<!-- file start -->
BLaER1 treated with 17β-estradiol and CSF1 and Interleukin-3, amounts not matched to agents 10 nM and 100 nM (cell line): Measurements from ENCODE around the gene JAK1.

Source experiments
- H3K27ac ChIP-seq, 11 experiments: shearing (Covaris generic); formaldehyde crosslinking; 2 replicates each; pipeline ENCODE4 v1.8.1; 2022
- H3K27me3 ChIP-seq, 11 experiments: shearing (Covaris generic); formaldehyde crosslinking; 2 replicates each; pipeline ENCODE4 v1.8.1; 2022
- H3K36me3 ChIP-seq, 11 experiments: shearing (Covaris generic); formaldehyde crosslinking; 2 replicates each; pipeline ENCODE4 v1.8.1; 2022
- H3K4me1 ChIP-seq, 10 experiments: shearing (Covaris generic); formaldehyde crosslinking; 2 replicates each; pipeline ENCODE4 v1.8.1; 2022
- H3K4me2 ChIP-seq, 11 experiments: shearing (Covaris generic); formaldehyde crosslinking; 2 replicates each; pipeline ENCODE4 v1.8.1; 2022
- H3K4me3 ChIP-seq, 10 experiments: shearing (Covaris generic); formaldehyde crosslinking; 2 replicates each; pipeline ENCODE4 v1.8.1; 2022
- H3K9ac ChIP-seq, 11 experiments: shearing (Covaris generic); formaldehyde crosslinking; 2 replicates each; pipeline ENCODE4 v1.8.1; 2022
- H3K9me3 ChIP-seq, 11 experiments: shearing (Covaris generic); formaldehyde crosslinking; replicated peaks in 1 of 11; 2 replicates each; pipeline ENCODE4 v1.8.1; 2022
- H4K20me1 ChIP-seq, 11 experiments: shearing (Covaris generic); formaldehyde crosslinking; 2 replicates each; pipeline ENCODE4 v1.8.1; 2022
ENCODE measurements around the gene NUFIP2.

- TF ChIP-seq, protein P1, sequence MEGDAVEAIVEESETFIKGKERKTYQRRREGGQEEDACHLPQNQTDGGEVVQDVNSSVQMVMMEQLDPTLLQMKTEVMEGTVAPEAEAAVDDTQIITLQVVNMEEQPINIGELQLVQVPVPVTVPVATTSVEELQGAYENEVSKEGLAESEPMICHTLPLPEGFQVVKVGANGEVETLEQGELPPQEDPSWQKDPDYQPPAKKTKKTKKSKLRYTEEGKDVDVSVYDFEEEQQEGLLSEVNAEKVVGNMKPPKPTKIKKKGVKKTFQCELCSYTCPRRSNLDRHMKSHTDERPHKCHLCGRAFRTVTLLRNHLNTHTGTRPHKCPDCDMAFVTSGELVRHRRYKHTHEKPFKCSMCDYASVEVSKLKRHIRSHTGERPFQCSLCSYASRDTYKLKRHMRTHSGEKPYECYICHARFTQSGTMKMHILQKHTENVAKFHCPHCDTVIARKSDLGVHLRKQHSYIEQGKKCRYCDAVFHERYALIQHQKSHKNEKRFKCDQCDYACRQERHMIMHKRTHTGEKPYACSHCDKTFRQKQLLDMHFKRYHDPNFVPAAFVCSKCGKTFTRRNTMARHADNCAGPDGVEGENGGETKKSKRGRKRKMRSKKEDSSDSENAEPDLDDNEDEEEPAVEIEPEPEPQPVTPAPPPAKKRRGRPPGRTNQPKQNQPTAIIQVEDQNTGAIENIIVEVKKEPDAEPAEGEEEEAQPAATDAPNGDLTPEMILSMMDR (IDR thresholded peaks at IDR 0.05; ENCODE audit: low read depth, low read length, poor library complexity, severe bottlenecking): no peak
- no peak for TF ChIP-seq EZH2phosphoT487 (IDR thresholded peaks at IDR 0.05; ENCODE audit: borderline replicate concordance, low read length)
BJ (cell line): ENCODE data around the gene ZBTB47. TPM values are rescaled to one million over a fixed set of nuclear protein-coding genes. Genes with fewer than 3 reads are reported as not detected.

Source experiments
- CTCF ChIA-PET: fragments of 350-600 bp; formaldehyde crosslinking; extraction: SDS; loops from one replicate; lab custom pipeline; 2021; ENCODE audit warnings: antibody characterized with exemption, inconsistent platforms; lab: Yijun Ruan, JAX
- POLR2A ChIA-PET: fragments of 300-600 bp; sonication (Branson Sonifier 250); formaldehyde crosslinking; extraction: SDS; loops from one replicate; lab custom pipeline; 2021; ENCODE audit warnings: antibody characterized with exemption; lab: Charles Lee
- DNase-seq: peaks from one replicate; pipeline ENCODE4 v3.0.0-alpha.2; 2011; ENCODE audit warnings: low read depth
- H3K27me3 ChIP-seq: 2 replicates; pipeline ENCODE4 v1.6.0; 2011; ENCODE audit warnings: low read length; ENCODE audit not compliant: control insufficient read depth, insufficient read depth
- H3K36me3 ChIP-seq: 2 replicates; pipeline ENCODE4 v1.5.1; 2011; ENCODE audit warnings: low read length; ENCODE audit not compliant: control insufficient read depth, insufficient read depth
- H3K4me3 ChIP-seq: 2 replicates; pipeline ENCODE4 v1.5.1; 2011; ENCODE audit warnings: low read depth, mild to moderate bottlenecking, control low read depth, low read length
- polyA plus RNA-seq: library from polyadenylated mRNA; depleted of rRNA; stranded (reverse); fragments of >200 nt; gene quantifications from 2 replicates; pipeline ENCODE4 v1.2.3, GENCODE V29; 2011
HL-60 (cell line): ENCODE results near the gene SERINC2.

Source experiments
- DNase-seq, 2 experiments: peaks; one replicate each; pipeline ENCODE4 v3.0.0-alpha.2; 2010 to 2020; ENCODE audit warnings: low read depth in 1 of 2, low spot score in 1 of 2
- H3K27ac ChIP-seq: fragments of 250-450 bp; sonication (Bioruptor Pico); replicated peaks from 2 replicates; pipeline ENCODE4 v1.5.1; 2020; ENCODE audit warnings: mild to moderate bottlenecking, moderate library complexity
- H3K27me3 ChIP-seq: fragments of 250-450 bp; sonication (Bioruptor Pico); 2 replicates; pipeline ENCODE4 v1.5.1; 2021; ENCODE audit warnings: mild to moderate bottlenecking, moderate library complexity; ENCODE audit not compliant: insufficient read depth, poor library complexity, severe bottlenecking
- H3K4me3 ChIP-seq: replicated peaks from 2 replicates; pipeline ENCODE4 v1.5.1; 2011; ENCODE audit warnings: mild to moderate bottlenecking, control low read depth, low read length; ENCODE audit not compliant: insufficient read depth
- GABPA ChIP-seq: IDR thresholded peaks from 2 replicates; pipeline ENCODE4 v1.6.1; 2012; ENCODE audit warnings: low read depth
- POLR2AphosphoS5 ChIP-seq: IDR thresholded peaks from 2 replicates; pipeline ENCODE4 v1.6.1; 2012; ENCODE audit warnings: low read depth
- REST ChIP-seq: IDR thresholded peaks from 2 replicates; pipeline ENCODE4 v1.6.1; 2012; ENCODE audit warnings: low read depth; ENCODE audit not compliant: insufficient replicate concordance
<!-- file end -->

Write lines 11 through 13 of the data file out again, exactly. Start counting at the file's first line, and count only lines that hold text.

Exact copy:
- H4K20me1 ChIP-seq, 11 experiments: shearing (Covaris generic); formaldehyde crosslinking; 2 replicates each; pipeline ENCODE4 v1.8.1; 2022
ENCODE measurements around the gene NUFIP2.

- TF ChIP-seq, protein P1, sequence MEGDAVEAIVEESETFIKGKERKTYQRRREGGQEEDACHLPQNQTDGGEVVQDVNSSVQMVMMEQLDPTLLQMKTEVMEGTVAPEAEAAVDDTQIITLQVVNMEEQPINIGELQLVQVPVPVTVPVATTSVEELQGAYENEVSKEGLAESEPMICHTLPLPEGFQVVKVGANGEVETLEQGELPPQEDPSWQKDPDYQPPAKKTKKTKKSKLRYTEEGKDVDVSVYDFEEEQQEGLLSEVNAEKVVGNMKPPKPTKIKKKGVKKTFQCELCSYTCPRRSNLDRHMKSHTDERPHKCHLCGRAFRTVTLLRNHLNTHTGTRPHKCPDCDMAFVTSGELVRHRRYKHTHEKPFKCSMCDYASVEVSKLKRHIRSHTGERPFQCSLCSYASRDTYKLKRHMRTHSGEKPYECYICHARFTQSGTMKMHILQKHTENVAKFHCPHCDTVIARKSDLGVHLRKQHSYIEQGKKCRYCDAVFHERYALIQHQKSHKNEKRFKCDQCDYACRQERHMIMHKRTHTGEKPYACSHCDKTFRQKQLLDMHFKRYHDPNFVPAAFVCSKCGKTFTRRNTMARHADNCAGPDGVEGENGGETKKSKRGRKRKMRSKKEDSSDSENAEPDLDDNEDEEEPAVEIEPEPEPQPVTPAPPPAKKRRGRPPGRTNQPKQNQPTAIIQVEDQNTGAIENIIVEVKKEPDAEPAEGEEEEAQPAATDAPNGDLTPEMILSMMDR (IDR thresholded peaks at IDR 0.05; ENCODE audit: low read depth, low read length, poor library complexity, severe bottlenecking): no peak